MAC: Mines and Communities

KAIROS, the Canadian Ecumenical Justice Initiatives response to Toronto Globe and Mail article

Published by MAC on 2006-01-05
Source: KAIROS: Canadian Ecumenical Justice Initiatives

KAIROS, the Canadian Ecumenical Justice Initiatives responded to the article above with a letter that has so far not been published:

5th January 2006

To the editor,
Toronto Globe and Mail

As Canadian gold companies celebrate their newfound opportunities in Colombia (Colombia's troubles pale next to golden opportunities -- January 4th), they risk overlooking the people most affected by their operations: Colombians.

Millions of Colombians have suffered unimaginable pain as President Uribe institutionalized "a more stable political regime, lower taxes and the best security of tenure for mining companies." Sadly, their pain continues.

Through its support of the paramilitary, the Colombian state has become the worst violator of human rights in our hemisphere, and the humanitarian crisis in the country is the America's largest with over 3 million people displaced from their homes.

In June last year, over 1500 delegates from over 250 communities in Colombia travelled to Bogotá to report their stories of pain and loss at the hands of state and para-state actors. Many families and entire communities have been cleared from lands where international mining companies operate, including areas around Medellin and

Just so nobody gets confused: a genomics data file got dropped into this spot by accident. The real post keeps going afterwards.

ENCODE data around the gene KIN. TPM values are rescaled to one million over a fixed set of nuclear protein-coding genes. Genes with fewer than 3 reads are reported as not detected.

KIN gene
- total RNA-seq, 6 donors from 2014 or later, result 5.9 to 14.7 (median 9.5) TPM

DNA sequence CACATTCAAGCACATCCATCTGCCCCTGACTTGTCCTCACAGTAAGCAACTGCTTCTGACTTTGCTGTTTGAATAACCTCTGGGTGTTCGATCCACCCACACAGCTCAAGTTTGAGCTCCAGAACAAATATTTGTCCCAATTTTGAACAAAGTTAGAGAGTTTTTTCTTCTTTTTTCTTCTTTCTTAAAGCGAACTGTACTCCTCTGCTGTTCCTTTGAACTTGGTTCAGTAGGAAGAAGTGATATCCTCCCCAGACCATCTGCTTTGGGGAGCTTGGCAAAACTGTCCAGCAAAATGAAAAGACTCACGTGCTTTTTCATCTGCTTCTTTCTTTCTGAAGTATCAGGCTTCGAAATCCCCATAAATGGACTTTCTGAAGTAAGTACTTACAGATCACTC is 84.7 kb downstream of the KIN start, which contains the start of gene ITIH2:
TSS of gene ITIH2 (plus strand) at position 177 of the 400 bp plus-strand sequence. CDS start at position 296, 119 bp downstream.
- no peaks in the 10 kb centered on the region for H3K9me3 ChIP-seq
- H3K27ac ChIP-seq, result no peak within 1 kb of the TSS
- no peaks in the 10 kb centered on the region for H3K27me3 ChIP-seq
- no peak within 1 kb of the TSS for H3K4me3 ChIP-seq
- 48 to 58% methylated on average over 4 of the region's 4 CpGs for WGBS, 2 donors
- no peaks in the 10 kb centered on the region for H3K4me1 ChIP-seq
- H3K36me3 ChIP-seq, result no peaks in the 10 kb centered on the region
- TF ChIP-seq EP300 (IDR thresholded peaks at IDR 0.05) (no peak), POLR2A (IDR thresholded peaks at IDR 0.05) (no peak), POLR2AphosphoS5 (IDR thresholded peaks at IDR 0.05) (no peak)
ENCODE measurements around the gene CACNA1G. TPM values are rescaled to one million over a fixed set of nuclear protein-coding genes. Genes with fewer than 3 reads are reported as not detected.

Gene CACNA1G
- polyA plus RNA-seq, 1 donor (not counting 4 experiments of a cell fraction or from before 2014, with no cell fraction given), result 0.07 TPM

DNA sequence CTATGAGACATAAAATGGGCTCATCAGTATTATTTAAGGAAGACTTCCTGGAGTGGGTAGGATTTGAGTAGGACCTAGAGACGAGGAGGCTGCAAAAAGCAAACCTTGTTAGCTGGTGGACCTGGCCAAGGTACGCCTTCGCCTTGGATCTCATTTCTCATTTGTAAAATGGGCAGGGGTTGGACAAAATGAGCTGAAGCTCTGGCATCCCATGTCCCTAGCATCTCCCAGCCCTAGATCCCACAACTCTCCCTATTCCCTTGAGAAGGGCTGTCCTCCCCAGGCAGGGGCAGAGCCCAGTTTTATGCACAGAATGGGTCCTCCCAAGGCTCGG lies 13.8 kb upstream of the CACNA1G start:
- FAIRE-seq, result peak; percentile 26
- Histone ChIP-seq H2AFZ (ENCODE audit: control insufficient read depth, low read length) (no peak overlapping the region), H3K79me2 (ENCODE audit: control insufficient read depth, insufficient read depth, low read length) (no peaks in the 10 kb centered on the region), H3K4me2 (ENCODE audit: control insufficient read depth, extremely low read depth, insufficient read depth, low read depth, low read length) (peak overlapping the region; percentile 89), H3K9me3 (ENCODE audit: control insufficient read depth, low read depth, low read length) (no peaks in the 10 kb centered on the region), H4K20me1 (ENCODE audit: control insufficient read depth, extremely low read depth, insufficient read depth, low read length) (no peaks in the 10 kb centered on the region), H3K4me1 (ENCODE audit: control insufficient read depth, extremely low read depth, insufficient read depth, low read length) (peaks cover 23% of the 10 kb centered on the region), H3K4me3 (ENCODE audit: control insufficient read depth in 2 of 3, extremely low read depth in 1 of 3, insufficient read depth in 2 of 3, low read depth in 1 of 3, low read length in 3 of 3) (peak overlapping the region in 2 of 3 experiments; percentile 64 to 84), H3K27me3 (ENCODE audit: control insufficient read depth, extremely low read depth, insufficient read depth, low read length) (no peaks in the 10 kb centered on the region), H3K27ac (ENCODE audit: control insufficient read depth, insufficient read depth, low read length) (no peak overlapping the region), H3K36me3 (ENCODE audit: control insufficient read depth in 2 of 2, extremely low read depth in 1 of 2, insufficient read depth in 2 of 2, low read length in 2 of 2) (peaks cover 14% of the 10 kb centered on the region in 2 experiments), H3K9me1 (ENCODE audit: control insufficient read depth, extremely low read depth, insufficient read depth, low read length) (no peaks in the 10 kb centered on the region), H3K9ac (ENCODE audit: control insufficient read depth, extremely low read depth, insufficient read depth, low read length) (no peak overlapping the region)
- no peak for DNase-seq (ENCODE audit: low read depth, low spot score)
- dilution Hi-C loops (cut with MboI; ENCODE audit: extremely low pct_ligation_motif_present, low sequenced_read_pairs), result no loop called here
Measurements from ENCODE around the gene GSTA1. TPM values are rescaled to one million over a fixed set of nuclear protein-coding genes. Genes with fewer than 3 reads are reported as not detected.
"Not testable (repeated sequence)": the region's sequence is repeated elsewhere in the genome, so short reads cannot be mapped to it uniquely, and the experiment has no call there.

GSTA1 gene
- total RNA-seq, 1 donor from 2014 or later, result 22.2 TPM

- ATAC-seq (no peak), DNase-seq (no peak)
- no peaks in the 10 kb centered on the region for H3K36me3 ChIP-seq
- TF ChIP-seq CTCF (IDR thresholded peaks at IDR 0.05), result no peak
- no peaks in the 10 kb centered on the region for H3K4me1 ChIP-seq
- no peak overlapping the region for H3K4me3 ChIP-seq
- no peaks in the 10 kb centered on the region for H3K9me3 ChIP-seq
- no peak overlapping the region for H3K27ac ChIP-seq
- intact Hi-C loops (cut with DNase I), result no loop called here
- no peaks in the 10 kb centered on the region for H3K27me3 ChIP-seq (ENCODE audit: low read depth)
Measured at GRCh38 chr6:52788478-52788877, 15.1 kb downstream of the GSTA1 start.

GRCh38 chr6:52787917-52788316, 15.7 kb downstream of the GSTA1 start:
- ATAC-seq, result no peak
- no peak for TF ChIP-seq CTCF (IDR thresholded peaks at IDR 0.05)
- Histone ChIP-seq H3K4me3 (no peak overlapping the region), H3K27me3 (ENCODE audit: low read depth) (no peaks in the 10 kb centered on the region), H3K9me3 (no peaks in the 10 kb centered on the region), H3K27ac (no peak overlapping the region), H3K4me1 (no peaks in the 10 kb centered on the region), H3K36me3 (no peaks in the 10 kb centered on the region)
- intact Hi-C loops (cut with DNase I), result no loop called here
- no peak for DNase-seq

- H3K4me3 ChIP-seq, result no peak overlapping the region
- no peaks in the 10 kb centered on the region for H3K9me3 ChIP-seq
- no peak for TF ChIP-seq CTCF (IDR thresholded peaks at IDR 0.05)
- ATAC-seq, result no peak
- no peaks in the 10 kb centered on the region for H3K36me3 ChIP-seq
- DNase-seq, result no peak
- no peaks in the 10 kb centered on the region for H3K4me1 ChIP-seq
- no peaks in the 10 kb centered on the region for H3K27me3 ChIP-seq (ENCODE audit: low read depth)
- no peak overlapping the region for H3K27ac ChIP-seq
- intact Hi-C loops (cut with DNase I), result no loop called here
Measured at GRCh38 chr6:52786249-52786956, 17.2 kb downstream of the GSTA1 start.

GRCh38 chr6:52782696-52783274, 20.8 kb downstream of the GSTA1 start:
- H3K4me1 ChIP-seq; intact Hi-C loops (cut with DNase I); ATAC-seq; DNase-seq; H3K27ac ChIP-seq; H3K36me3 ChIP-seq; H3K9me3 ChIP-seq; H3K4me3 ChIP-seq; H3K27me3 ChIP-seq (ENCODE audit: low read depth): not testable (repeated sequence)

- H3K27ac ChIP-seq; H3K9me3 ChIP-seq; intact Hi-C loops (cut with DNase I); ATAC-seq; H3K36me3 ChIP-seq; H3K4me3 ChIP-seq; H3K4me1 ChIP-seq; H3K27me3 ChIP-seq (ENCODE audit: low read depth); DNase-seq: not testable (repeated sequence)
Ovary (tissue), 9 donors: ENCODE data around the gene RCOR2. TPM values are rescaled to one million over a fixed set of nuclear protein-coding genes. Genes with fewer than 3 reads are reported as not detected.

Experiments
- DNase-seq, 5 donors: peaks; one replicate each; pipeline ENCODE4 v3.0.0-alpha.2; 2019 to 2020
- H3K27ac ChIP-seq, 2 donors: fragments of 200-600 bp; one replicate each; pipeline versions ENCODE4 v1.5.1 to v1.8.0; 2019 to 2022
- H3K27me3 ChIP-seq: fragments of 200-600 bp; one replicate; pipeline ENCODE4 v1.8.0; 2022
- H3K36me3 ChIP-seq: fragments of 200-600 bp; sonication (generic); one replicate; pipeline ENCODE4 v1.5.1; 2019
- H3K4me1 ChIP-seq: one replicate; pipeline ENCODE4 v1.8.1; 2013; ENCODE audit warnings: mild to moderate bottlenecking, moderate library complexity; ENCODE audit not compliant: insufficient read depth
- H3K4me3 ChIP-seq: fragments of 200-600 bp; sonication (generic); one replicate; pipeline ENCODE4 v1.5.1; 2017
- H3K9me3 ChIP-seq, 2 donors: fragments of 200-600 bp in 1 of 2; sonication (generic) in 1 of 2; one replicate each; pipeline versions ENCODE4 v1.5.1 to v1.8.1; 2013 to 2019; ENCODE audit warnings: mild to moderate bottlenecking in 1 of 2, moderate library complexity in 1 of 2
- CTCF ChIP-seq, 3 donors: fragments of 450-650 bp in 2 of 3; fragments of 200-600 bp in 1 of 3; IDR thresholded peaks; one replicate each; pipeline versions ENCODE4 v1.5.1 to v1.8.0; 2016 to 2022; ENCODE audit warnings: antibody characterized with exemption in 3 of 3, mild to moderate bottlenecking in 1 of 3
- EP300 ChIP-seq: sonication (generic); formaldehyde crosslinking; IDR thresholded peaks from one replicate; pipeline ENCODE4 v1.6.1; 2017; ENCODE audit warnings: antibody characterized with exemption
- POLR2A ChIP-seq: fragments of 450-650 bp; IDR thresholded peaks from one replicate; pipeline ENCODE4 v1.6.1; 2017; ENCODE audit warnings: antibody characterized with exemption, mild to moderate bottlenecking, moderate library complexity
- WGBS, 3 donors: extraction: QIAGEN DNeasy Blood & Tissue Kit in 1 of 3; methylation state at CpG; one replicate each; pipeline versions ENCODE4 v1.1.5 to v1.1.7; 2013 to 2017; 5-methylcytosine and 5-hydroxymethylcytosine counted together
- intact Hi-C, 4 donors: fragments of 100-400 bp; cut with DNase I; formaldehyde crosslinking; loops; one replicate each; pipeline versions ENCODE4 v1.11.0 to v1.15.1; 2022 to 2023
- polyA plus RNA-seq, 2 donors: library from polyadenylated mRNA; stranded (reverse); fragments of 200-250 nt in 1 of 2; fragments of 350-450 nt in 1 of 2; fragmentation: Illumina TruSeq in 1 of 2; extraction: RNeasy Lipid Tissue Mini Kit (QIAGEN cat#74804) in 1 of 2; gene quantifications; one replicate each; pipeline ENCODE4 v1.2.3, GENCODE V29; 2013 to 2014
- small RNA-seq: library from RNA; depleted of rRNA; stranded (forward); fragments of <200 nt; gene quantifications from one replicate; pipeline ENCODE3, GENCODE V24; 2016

Bucaramanga, regions rich in gold and largely controlled by paramilitary groups.

Gold seekers like the new Colombian mining law, which grants mining rights to foreign operators for up to 30 years, with an option to renew for another 30 years. The law, written with the financial support of the Canadian International Development Agency, has been called one that "consolidates looting" by the Colombian miners union for its damaging affects on indigenous land holders, small mining operations, and unions, which have been systematically dismantled.

Mining has generated $3 billion for the Colombian state. While this money could have been spent on improving the lives of affected communities, the President has decided rather to spend the windfall on new army recruits for surveillance of gold, oil and energy facilities.

The Ministry of Defence added 79,000 men to the security force last year, bringing greater forces into conflict with the FARC (Colombia's largest rebel force). Large-scale displacement will surely follow.

So, while Canadians profit from mining operations overseas, many locals continue to suffer death and displacement. It's their stories that seldom get told.

John Lewis
Program Coordinator
International Human Rights
KAIROS: Canadian Ecumenical Justice Initiatives
129 St. Clair Ave West, Toronto, ON M4V 1N5
tel: 416.463.5312, ext.224 fax: 416.463.5569

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